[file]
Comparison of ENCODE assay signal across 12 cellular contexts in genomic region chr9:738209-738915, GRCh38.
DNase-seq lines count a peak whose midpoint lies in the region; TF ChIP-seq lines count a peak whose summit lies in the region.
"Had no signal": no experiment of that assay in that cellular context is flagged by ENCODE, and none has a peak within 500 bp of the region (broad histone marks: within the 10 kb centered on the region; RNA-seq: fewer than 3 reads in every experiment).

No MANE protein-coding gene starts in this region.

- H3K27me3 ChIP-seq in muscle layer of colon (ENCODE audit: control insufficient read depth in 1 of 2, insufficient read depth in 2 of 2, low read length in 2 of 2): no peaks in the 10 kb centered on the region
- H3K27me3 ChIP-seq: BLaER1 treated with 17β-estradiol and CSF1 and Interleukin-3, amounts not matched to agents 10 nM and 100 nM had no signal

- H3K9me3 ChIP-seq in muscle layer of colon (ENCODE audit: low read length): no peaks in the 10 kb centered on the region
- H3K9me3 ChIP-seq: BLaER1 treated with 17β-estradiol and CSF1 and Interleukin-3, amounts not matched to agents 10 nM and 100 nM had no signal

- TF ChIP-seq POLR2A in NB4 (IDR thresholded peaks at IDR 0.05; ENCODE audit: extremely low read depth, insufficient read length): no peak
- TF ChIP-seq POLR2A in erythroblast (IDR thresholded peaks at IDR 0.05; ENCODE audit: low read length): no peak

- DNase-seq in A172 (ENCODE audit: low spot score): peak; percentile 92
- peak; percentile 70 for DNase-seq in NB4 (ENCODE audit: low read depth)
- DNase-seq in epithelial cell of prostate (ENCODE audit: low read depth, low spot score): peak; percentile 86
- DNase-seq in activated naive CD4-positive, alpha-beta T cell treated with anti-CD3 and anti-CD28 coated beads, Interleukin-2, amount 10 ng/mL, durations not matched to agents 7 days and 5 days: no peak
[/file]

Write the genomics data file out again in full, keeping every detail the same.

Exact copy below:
Comparison of ENCODE assay signal across 12 cellular contexts in genomic region chr9:738209-738915, GRCh38.
DNase-seq lines count a peak whose midpoint lies in the region; TF ChIP-seq lines count a peak whose summit lies in the region.
"Had no signal": no experiment of that assay in that cellular context is flagged by ENCODE, and none has a peak within 500 bp of the region (broad histone marks: within the 10 kb centered on the region; RNA-seq: fewer than 3 reads in every experiment).

No MANE protein-coding gene starts in this region.

- H3K27me3 ChIP-seq in muscle layer of colon (ENCODE audit: control insufficient read depth in 1 of 2, insufficient read depth in 2 of 2, low read length in 2 of 2): no peaks in the 10 kb centered on the region
- H3K27me3 ChIP-seq: BLaER1 treated with 17β-estradiol and CSF1 and Interleukin-3, amounts not matched to agents 10 nM and 100 nM had no signal

- H3K9me3 ChIP-seq in muscle layer of colon (ENCODE audit: low read length): no peaks in the 10 kb centered on the region
- H3K9me3 ChIP-seq: BLaER1 treated with 17β-estradiol and CSF1 and Interleukin-3, amounts not matched to agents 10 nM and 100 nM had no signal

- TF ChIP-seq POLR2A in NB4 (IDR thresholded peaks at IDR 0.05; ENCODE audit: extremely low read depth, insufficient read length): no peak
- TF ChIP-seq POLR2A in erythroblast (IDR thresholded peaks at IDR 0.05; ENCODE audit: low read length): no peak

- DNase-seq in A172 (ENCODE audit: low spot score): peak; percentile 92
- peak; percentile 70 for DNase-seq in NB4 (ENCODE audit: low read depth)
- DNase-seq in epithelial cell of prostate (ENCODE audit: low read depth, low spot score): peak; percentile 86
- DNase-seq in activated naive CD4-positive, alpha-beta T cell treated with anti-CD3 and anti-CD28 coated beads, Interleukin-2, amount 10 ng/mL, durations not matched to agents 7 days and 5 days: no peak